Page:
As 2011 draws to a close an entire population takes a breath — thankful to have made it through one of the roughest years of this generation. For those of us who can say we made it, 2011 holds a lot of love, hope, fear, sadness and a growing passion for freedom. On a lighter note … you know you lived though the Egyptian revolution if…
1. You now (and only now) know which political party you support.
2. Coffee and dinner conversation, which used to revolve around gossip, is now likely to hit politics within the first 15 minutes.
3. You can categorize your friends into either revolutionaries, feloul (sympathetic or associated with old regime) or hezb al-kanaba (“couch party” or silent majority).
4. You’ve voted and chances are you queued for a long time before casting your ballot.
5. Twitter is your new Facebook. While you can share personal woes and revolution concerns with famous tweeps, you’ve blocked most of your Facebook friends for being too feloul-ish.
6. You boycott state TV, consider them traitors, and watch more talk shows hosting Sandmonkey, Alaa Abd El Fattah and Nawara Negm.
7. You have been introduced to new social and political figures such as Wael Ghoneim, Amr Hamzawy and Yousry Fouda.
8. You know the name Tawfiq Okasha — enough said.
9. You’ve heard of the term “Nasbook” — thanks to TV host Hala Sarhan who used it as a title for her new nightly show.
10. You’ve watched many find fame, social recognition and respect, and seen the spotlight dim on others for certain liaisons with the fallen regime, including renowned TV hosts and Tamer Hosni, pop star of a generation, whose weepy video after revolutionaries kicked him out of Tahrir Square during the 18-day uprising lost him most of his shine.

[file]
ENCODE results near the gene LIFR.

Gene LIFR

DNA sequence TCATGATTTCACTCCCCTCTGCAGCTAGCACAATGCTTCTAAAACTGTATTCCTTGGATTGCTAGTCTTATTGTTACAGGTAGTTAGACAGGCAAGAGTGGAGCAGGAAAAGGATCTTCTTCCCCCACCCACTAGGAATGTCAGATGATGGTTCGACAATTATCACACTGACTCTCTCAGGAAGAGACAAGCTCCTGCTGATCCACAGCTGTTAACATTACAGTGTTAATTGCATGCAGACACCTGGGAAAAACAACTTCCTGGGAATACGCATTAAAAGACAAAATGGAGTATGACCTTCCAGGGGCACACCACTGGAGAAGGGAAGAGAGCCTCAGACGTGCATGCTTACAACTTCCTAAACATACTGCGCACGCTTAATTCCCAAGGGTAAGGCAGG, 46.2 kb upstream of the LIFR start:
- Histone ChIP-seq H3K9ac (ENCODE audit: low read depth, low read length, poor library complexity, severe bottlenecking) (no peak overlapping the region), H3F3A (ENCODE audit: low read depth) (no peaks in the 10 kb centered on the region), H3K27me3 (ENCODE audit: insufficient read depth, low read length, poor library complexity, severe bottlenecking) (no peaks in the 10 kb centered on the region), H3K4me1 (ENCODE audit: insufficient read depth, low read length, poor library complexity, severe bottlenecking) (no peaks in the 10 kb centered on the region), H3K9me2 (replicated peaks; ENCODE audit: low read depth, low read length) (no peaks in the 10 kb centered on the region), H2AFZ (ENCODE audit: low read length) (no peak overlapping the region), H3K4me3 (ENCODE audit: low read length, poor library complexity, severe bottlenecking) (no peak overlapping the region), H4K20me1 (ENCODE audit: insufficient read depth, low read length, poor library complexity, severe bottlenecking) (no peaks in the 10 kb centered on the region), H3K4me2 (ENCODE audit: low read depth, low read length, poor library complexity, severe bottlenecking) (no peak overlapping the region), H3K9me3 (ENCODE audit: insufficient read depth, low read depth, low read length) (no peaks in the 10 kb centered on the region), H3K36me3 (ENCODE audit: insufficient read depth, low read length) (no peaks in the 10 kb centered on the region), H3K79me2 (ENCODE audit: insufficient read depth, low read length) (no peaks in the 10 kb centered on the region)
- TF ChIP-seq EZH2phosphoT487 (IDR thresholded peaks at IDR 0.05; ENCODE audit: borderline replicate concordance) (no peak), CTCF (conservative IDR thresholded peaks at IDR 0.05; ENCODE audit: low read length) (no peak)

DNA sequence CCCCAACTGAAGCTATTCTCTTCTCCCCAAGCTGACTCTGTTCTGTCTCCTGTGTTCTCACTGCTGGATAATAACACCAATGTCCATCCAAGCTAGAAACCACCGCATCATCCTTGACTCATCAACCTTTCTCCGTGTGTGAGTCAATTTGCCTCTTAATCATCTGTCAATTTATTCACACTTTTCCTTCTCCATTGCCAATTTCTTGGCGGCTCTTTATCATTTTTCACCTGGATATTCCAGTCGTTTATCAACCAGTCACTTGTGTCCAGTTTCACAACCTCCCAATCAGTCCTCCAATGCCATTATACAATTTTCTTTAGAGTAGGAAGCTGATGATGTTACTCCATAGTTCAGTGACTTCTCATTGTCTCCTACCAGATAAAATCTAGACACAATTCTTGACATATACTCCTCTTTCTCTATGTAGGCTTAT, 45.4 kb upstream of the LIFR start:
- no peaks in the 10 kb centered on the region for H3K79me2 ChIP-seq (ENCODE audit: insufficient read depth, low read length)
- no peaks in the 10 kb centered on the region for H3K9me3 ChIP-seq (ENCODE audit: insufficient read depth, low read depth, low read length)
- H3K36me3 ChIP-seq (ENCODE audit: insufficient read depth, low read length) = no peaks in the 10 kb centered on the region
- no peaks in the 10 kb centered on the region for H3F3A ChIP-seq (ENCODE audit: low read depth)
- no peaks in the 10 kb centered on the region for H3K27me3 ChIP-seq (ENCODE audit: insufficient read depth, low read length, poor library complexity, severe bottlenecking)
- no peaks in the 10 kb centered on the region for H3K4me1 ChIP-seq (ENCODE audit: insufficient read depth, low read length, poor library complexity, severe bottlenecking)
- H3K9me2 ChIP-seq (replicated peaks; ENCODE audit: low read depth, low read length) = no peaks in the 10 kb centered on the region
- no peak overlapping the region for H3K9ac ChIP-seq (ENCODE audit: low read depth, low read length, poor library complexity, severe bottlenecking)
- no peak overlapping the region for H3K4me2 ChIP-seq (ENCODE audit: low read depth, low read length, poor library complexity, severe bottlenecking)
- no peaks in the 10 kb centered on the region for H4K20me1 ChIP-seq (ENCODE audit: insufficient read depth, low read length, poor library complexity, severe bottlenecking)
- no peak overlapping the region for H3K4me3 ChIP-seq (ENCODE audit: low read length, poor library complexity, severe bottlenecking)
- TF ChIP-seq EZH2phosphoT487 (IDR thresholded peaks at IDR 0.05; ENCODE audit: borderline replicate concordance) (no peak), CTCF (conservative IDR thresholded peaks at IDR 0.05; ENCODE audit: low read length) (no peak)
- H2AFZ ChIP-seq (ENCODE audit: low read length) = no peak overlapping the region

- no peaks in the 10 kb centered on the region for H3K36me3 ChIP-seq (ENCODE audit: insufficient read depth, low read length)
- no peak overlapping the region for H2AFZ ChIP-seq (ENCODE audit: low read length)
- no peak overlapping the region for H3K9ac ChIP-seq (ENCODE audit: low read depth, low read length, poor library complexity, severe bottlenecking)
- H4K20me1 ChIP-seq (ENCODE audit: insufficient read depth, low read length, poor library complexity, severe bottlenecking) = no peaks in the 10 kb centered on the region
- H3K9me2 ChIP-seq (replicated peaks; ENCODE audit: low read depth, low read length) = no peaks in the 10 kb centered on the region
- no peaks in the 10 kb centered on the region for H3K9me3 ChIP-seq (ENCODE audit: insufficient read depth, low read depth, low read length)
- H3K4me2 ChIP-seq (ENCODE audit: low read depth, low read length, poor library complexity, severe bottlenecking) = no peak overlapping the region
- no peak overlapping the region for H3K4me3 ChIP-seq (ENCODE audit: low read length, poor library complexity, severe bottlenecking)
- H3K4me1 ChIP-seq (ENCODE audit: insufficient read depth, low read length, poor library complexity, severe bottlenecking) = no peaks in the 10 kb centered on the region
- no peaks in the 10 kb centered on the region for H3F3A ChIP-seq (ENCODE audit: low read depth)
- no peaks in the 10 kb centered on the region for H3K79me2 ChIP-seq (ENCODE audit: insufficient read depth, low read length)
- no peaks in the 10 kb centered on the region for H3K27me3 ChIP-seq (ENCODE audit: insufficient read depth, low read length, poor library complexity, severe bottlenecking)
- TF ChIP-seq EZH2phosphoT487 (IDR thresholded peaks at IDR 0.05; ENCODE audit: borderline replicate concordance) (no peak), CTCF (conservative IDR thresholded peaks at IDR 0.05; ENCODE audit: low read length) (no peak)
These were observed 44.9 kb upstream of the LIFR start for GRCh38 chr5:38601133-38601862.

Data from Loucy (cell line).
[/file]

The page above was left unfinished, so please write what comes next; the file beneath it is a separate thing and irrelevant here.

11. Two groups you’d never heard of before have come out of the woodwork and now are referred to constantly: the baltageya (“thugs”) and the Salafis.
12. Even food taboos have surfaced: KFC came to symbolize the old regime as it tried to survive its last battle with the revolutionaries by alleging that the protesters were funded and fed KFC by “foreign hands.” KFC published a newspaper ad denying any cooperation with the former government.
13. Even more new terms were introduced in our day-to-day conversations: as wel as feloul and hezb al-kanaba, there was agendat kharegaya (“foreign agendas”), qella mondassa (“subversive minority”), onsor thaleth (“third agent”), ayadi khafeya (“hidden hands”), legan shaabeya (“popular committees”), agalit al-intag (“production wheel”) and Molotov cocktails.
14. Any mass mobile phone network failure brings back memories of a total media blackout during the 18-day uprising and you now remember the value of your landline.
15. You know what it means to defend your street, since the security apparatus has periodically refrained from doing its job.
16. You carry at least one weapon on you at all times, a stun gun or a pepper spray canister, if not a BB gun.
17. You know what tear gas is and that washing your face with Pepsi and washing your eyes with vinegar will help.
18. You’ve used the Imbaba Bridge and you’ve driven the wrong way up the Garden City corniche.
19. You know what it’s like to party from 8:00 until 11:00 pm to make it home by curfew.
20. If you live in downtown, Mounira or Garden City, then probably you haven’t had a good night sleep in months...
21. You now know exactly what the flag looks like, what it used to look like and what it should look like based on Cairo’s graffiti artists — the flag may also be on some of your T-shirts, bracelets, stickers on your car…
22. You own bumper stickers — Proud to be Egyptian, the cross and crescent, No to Militiary Trials of Civilians, and NOSCAF.
23. While the police force barely earns your attention, you have strong feelings about the ruling Supreme Council of the Armed Forces for the failures of the transition.
24. You are left to wonder: Who is that third invisible hand that the authorities allege are behind every incident of violence since the revolution erupted?
25. Most importantly, you value your freedom and dare to dream a bit more often.